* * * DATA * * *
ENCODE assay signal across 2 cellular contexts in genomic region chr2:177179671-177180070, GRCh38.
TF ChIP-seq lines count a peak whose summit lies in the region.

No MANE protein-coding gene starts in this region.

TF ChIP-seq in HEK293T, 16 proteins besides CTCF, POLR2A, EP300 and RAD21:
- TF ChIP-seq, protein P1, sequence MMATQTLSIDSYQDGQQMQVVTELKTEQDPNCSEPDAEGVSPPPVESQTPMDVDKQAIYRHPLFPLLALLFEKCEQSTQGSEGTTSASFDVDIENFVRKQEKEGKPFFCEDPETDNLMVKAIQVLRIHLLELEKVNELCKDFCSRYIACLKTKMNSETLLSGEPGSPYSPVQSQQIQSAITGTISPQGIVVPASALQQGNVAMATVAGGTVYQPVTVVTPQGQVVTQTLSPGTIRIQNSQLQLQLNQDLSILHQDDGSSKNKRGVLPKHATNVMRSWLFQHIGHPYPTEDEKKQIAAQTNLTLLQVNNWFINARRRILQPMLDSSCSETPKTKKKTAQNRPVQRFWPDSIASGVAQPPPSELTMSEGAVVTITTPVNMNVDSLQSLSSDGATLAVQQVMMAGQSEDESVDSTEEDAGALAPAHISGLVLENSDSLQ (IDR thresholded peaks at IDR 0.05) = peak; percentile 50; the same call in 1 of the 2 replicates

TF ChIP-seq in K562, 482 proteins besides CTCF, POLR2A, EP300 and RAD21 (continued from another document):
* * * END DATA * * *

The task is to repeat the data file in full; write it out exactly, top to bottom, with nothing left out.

ENCODE assay signal across 2 cellular contexts in genomic region chr2:177179671-177180070, GRCh38.
TF ChIP-seq lines count a peak whose summit lies in the region.

No MANE protein-coding gene starts in this region.

TF ChIP-seq in HEK293T, 16 proteins besides CTCF, POLR2A, EP300 and RAD21:
- TF ChIP-seq, protein P1, sequence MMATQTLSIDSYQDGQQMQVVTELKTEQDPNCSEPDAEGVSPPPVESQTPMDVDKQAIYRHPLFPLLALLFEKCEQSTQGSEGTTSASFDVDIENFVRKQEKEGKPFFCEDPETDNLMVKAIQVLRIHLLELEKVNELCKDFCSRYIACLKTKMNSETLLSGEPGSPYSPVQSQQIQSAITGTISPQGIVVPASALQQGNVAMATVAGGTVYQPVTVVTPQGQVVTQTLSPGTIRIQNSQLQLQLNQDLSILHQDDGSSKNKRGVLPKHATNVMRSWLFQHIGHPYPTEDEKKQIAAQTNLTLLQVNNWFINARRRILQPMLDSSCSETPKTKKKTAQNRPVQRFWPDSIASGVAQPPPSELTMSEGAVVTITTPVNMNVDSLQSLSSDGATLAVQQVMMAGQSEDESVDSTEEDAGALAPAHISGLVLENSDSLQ (IDR thresholded peaks at IDR 0.05) = peak; percentile 50; the same call in 1 of the 2 replicates

TF ChIP-seq in K562, 482 proteins besides CTCF, POLR2A, EP300 and RAD21 (continued from another document):